Trump noted that this doesn't mean that a deal will be reached in the end, but China is interested in continuing talks, adding that “if we make a deal it will be a historic event.”
Moreover, China has agreed to buy a “tremendous amount” of agricultural products from the US as part of a deal, Trump told reporters, saying that American farmers will be the beneficiaries.
The US president also said that he agreed with Xi that the Huawei issue will be resolved towards the end of the negotiations, but said Silicon Valley companies are still allowed to sell equipment to Huawei.
The US blacklisted the Chinese telecom giant in May over the alleged security threat it poses, warning that Beijing could use Huawei equipment to spy on other countries. The issue is of major concern to China, which has called on Washington to halt its illegal action against the company.
Trump also stressed that he wants the deal to be “good” and he's not in a rush to sign it.
Just before travelling to the G20 summit in Osaka, Japan Trump told Fox Business Network that he's prepared to introduce new tariffs on the remaining $300 billion of Chinese imports if a good deal isn’t reached with Xi.
US Treasury Secretary Steven Mnuchin said that the deal with China was 90 per cent complete when negotiations between the two sides broke down in May after the US side accused China of backtracking on commitments in trade talks.
But the stakes remain high for both sides, despite Trump saying that China needs the deal more than the US. An escalating trade war would cost billions of dollars to China and the US and would have huge global implications, disrupting world supply chains.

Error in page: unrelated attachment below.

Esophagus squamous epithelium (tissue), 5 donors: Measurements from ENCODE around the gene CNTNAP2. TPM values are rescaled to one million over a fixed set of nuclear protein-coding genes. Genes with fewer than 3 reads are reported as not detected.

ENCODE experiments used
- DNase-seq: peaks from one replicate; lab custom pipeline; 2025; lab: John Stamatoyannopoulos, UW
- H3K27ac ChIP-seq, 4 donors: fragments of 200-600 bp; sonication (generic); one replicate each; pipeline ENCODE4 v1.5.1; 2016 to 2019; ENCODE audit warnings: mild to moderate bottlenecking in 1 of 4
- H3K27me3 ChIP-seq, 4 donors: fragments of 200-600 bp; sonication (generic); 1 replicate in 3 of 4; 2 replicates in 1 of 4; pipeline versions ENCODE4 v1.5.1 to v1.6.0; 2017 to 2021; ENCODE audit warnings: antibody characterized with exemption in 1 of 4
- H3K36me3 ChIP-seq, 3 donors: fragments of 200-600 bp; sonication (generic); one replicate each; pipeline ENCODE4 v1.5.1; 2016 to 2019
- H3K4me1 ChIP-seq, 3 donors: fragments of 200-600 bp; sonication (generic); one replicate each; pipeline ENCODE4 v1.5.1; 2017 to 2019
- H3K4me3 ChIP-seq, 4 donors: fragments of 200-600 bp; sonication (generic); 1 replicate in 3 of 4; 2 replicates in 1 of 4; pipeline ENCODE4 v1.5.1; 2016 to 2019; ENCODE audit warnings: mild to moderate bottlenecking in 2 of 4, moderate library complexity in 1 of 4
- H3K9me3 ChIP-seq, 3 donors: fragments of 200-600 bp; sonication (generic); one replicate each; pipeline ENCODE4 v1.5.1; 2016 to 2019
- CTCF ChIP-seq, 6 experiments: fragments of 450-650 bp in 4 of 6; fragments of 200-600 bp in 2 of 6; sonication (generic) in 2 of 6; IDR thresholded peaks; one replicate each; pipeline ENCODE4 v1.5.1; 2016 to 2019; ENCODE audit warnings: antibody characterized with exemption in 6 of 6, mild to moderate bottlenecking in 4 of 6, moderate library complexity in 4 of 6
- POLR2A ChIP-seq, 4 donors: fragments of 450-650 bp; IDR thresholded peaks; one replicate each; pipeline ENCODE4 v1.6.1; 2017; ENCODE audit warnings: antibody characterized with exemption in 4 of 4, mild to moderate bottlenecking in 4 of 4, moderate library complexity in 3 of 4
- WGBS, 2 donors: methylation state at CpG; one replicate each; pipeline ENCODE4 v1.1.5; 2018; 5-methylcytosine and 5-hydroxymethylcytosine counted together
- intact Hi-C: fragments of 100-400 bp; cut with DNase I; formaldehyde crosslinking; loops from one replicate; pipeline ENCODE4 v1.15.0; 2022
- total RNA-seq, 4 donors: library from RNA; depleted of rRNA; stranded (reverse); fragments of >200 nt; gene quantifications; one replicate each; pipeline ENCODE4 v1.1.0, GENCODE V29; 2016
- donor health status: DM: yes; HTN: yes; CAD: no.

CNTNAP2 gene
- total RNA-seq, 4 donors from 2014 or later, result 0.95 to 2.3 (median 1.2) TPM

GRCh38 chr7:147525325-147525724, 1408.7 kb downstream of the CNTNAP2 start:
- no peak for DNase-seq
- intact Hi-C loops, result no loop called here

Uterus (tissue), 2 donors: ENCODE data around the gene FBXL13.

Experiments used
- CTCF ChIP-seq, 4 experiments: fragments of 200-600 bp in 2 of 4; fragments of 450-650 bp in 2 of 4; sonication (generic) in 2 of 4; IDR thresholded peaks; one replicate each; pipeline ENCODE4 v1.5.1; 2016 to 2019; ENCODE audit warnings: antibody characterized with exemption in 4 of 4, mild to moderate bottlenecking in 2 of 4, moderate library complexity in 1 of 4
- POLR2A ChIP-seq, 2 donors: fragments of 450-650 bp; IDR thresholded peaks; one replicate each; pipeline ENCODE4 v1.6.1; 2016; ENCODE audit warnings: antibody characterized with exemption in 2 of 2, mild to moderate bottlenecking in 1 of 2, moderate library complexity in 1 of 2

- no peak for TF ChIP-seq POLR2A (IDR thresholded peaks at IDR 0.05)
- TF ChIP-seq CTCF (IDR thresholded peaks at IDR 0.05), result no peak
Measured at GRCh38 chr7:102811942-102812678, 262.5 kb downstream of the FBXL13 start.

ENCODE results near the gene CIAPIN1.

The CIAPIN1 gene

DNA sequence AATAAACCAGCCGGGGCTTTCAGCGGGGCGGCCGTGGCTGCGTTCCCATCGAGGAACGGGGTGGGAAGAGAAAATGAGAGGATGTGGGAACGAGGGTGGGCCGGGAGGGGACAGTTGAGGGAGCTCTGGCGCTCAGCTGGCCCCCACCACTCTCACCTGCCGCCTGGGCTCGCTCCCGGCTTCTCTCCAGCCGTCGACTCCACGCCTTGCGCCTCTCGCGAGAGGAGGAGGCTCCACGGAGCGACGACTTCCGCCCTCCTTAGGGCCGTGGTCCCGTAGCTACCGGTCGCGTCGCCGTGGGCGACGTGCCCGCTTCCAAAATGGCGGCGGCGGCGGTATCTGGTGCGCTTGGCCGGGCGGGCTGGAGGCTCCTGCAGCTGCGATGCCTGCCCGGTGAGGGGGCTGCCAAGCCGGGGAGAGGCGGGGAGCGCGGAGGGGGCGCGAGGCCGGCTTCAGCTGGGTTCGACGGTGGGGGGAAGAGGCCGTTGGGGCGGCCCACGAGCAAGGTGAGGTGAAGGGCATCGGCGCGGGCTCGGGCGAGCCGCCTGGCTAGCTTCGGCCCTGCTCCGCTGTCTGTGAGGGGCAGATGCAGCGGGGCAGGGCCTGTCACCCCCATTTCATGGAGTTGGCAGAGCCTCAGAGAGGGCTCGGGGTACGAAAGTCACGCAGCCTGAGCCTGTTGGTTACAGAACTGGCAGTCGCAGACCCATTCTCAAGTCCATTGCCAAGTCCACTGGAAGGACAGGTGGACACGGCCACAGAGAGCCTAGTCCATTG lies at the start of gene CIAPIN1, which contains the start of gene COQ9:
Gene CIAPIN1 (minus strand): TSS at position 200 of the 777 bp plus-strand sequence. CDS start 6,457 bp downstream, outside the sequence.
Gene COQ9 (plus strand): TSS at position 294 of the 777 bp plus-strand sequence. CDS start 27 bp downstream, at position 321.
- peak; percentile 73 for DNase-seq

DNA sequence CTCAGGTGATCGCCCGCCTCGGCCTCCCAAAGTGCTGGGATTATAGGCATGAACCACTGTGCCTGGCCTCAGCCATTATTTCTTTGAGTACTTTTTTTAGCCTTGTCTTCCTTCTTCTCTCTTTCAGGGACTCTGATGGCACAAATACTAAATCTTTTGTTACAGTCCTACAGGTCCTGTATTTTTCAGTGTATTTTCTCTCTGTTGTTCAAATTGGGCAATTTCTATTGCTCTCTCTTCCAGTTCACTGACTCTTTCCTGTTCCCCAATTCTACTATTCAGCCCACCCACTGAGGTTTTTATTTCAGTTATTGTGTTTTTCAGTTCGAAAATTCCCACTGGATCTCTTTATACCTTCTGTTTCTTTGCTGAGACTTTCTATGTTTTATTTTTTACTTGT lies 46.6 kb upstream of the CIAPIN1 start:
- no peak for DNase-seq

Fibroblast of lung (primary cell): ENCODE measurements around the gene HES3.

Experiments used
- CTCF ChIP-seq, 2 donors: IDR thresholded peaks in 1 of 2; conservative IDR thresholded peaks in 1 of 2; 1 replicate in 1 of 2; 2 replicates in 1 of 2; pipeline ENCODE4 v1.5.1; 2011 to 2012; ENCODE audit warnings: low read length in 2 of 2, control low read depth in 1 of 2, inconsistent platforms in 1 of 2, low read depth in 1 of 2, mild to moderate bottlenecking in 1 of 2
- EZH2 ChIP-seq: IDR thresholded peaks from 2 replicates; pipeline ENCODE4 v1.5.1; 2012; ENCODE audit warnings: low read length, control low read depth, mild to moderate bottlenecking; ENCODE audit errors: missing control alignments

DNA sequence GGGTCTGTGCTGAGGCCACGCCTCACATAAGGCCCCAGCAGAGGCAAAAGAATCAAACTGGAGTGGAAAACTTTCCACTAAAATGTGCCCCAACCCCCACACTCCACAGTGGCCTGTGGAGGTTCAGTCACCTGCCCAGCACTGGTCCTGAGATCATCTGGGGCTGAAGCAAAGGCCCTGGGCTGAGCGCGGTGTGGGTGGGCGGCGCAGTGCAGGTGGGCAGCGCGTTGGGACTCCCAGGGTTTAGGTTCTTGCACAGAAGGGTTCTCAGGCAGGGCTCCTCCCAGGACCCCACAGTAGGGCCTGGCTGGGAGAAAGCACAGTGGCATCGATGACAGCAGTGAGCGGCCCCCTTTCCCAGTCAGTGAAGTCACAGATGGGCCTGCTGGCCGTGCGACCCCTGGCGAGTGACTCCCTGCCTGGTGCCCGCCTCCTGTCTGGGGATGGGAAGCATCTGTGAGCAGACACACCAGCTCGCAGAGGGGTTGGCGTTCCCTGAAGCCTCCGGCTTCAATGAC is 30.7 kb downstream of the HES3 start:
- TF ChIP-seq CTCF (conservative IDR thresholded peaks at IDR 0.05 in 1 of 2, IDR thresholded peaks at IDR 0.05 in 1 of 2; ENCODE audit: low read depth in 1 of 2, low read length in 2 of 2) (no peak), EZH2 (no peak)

Despite positive signals after the Trump-Xi talks coming from the US side, Guillermo Santa Cruz, director of the Chinese Investment Monitor of the Argentina-China Chamber of Commerce, believes that relations will remain strained:
“Regardless of the outcome of that meeting, we have to understand that tensions between China and the US will continue in the long term because this is more than just trade issues. What is beneath the trade disputes, is the emergence of a country with the real potential of challenging the supremacy of the United States. How those long term tensions are managed, will probably define coming decades.”
Santa Cruz also said that the best outcome would be for them to find a way to cooperate and solve major problems that affect them and the rest of the world, including climate change, the proliferation of nuclear arms, and the enhancement of rights and freedoms.
The expert also noted that multilateral organisations need to ensure that the rules that underpin free trade are obeyed by all.
“[...] Their effectiveness to coordinate policies will also be crucial, since we are heading towards a world with a more balanced distribution of power, where no country will have the ability to handle those issues by its own,” Santa Cruz concluded.